What she has done for both the FRHI brand and her fellow female leaders since has been refreshing to say the least and, paradoxically, it starts with her admission that she “takes female out of the equation”.
While she observes the differences between male and female leadership habits, she refuses to acknowledge her gender as a defining factor in her career.
It could be that the very refusal to discuss gender diversity and balance has actually contributed to Fox’s success.
In 2012, an Italian university conducted research during which a functional MRI was performed on people while they imagined an activity or outcome. The trials concluded that we can create new neural pathways as though we have experienced something by means of effectively “thinking” about it .
Bagworth explains: “When we experience something we create neural path ways in the brain about that experience. It was proven in this research that we can create new neural pathways without something actually physically happening but by imagining it with great clarity, and choosing to believe it. Our brain therefore thinks it to be true experience.
“It could very well be that Jennifer Fox’s choice to believe a gender bias does not exist in her profession has created such a strong neural pathway for her, enabling to just get on with her job. It would then follow that this mental model through which she views her role has helped her choose the behaviours that have made her very successful. Everything comes to life through language. Our choice of language is very powerful in supporting our outcomes,” she adds.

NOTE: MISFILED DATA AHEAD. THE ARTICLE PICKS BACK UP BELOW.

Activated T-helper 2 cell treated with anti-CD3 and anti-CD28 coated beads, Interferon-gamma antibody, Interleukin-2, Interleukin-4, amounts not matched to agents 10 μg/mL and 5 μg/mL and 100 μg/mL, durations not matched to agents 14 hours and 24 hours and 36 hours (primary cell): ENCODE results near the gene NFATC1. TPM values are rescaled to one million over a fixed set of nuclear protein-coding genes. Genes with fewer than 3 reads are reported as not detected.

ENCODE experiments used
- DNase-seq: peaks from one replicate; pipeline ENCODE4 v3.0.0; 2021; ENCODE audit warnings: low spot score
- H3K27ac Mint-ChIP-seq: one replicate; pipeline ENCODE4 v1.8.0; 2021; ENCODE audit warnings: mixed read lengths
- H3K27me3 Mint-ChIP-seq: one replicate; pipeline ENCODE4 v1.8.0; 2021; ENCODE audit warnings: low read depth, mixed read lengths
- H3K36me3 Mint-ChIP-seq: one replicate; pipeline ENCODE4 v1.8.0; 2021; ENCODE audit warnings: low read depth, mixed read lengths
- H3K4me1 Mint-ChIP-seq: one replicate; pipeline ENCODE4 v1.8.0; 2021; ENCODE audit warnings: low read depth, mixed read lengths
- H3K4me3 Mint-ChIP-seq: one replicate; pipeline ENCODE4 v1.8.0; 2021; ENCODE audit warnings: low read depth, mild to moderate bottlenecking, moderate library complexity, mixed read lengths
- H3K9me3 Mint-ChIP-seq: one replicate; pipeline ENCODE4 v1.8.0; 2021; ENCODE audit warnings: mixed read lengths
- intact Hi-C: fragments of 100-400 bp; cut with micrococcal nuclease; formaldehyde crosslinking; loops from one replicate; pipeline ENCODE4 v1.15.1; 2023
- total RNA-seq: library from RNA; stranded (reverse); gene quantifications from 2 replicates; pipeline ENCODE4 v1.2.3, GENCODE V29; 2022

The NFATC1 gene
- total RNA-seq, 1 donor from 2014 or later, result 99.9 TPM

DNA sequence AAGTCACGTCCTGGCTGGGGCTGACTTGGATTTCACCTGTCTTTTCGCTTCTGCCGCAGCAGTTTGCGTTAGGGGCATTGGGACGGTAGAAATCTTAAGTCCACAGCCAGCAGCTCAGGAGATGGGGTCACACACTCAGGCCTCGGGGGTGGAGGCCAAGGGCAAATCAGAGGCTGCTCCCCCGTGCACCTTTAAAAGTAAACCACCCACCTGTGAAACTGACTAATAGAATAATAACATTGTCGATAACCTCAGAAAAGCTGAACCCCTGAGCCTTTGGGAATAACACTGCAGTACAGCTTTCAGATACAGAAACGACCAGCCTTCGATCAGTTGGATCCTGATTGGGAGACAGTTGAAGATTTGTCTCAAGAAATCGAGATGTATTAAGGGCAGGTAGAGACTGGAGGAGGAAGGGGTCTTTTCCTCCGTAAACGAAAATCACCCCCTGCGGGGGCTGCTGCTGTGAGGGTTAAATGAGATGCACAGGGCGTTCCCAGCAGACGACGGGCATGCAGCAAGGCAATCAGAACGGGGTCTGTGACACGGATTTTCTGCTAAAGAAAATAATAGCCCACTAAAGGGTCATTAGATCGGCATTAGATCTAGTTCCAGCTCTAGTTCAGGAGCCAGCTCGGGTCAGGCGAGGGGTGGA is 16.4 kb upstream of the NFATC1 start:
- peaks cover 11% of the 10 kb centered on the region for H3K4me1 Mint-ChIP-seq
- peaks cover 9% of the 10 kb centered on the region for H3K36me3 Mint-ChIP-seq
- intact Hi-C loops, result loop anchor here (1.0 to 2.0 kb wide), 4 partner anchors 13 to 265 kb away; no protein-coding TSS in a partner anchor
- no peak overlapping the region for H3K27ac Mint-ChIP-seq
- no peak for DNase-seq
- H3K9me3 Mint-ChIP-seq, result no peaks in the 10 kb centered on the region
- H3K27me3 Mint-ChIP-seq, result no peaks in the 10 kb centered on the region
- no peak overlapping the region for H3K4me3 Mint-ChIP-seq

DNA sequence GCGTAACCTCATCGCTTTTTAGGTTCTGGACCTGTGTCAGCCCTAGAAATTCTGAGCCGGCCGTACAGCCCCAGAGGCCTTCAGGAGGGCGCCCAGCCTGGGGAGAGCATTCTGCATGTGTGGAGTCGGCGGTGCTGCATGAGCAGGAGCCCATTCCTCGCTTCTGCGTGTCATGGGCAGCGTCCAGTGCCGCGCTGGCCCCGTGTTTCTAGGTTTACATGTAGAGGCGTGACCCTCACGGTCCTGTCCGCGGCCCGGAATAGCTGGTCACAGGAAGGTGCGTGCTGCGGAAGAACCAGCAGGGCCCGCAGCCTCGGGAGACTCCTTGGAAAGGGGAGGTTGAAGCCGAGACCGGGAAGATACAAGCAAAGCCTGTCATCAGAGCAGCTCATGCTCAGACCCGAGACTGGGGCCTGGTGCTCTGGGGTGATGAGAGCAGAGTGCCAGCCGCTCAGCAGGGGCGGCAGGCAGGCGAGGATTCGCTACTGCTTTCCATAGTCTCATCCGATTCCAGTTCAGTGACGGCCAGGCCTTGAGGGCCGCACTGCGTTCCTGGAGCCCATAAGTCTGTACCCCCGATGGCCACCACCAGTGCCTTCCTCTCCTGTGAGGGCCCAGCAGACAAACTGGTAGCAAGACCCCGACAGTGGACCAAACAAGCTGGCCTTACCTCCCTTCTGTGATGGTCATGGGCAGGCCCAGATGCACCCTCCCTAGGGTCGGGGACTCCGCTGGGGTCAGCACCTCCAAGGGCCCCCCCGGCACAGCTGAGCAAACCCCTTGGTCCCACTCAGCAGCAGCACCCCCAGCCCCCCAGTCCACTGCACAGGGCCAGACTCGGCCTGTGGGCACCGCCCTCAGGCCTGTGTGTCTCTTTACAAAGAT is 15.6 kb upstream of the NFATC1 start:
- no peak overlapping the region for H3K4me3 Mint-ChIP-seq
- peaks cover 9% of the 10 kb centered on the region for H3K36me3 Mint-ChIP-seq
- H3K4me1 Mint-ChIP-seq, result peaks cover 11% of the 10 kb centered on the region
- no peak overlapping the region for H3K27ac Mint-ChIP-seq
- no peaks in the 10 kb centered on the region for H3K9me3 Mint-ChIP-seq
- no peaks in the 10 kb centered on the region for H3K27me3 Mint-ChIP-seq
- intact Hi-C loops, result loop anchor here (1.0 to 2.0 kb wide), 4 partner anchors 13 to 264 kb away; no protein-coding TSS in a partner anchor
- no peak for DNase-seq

The future of gender balance
From the prominence of positive and relevant role models – think Hilary Clinton running to be the first female POTUS and Malala Yousafzai working to reform women’s right to education – to the influence of extrinsic factors and personal experience, the next generation of women in hospitality could find the work place is far more balanced.
However, hospitality is also industry which must grasp the implications of unbalanced senior management teams as, by its very nature, it combines a heavily people-centric element with the cut-throat workings of a highly competitive business.
Returning to the original hypothesis, does the gender balance of a senior management team impact the emotional intelligence of a group?
“Yes. People always have their own choice around exercising emotional intelligence and depending on who they are leading the impact has different ways of showing.
“If you gender balance a team from an EQ perspective, what does that look like? It looks like you could cherry pick the dream team. With a balanced team and people who have the ability to choose how they exercise their EQ, you could have a very well-oiled machine and that would put the organisation into a high performance mode.”
She concludes: “Gender balance may not balance the EQ of an organisation, but if you balance the EQ from a gender perspective, you can create a high performing leadership team.”